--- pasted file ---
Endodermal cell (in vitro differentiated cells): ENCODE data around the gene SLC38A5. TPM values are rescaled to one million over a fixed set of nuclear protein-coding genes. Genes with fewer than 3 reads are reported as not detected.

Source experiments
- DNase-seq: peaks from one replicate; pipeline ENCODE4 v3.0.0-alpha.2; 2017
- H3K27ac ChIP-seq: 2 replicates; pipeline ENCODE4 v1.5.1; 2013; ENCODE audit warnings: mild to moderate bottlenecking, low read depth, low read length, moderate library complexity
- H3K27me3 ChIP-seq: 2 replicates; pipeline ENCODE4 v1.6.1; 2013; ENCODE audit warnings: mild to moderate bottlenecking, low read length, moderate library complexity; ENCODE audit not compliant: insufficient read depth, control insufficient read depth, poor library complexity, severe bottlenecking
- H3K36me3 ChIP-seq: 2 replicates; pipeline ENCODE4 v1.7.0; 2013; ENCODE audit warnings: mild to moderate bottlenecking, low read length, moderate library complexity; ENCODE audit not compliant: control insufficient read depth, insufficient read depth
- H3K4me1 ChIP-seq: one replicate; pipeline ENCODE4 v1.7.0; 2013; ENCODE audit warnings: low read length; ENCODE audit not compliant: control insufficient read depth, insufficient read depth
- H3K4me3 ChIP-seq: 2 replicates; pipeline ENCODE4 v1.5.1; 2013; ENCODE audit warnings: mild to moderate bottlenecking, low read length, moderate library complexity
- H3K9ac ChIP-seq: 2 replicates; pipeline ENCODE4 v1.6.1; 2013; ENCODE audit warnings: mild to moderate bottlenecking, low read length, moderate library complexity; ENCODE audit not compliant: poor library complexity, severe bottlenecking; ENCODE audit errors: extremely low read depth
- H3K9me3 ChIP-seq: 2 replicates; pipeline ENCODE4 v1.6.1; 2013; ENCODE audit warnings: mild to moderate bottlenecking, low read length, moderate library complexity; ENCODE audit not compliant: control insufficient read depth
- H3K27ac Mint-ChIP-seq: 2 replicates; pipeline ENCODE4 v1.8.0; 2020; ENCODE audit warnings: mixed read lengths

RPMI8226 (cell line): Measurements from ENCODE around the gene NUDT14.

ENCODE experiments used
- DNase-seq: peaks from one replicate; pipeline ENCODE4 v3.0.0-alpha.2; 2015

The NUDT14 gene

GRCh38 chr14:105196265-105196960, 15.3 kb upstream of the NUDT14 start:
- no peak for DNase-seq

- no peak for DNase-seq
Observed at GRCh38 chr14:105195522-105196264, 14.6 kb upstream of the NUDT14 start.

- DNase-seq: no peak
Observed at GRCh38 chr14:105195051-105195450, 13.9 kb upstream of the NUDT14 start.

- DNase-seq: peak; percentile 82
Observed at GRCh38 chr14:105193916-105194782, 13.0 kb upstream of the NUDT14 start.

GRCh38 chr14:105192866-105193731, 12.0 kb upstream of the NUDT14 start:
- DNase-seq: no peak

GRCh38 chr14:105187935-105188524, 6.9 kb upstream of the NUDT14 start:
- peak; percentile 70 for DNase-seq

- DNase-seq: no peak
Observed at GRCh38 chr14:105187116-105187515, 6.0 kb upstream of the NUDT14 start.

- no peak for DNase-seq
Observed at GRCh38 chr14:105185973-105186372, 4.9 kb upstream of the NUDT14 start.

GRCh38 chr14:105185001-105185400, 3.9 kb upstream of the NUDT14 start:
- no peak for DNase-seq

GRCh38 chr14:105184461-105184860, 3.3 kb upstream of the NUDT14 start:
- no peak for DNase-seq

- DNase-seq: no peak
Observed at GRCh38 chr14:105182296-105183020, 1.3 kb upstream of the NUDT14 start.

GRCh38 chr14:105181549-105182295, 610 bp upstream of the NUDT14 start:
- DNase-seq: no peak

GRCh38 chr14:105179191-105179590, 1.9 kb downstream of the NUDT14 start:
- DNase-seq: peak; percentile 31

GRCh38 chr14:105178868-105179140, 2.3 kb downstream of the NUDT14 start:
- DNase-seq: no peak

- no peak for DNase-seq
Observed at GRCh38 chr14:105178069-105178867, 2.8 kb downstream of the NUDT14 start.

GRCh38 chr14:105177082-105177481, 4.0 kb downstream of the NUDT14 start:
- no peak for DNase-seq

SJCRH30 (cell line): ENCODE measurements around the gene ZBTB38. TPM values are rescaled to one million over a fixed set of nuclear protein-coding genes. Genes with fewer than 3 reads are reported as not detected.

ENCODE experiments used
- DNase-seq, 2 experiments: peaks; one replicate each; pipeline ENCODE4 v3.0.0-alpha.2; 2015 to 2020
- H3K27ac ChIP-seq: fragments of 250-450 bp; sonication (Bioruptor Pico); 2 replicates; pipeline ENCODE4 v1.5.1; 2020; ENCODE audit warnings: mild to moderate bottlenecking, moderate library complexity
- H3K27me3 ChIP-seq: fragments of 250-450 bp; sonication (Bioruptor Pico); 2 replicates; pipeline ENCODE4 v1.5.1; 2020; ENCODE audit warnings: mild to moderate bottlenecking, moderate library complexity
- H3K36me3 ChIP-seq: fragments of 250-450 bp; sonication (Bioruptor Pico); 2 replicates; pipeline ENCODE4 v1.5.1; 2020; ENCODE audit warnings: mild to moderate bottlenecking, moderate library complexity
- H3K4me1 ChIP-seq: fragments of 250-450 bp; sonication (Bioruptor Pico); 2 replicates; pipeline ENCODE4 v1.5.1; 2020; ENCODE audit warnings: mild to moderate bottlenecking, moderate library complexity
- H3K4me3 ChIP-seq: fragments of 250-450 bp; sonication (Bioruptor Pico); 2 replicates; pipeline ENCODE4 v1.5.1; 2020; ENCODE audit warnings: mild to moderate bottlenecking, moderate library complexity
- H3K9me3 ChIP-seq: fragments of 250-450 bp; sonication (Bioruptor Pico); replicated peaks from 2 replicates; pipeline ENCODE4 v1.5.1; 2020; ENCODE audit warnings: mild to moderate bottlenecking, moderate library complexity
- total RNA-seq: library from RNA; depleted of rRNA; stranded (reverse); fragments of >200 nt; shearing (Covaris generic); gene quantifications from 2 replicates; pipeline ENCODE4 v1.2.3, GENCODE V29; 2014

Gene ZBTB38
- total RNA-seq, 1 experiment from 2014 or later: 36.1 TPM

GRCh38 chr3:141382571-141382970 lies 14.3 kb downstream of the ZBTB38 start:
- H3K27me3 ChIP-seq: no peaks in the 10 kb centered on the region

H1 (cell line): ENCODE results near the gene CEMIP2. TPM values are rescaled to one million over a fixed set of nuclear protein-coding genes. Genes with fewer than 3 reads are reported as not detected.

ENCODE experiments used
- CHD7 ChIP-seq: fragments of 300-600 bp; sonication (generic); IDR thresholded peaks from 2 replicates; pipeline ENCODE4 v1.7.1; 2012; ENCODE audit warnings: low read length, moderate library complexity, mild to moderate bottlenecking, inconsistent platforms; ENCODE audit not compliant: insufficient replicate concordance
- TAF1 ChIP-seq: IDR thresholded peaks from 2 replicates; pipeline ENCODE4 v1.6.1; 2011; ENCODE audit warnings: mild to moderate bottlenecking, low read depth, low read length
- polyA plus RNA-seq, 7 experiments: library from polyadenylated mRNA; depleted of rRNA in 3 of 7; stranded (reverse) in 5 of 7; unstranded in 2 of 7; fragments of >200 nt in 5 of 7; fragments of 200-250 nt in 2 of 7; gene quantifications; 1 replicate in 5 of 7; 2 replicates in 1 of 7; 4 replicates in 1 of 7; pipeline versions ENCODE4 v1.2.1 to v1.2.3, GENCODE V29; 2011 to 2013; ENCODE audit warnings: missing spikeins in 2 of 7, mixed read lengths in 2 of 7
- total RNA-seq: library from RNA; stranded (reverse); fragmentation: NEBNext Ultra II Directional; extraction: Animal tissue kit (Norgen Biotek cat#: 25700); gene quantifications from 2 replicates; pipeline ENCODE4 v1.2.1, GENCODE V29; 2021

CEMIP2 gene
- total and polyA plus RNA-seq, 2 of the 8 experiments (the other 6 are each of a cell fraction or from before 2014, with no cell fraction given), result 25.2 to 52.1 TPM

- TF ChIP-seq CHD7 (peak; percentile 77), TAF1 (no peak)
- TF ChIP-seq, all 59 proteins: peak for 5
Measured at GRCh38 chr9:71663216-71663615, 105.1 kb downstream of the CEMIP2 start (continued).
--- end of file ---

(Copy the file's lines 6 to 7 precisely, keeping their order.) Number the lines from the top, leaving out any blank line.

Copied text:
- H3K36me3 ChIP-seq: 2 replicates; pipeline ENCODE4 v1.7.0; 2013; ENCODE audit warnings: mild to moderate bottlenecking, low read length, moderate library complexity; ENCODE audit not compliant: control insufficient read depth, insufficient read depth
- H3K4me1 ChIP-seq: one replicate; pipeline ENCODE4 v1.7.0; 2013; ENCODE audit warnings: low read length; ENCODE audit not compliant: control insufficient read depth, insufficient read depth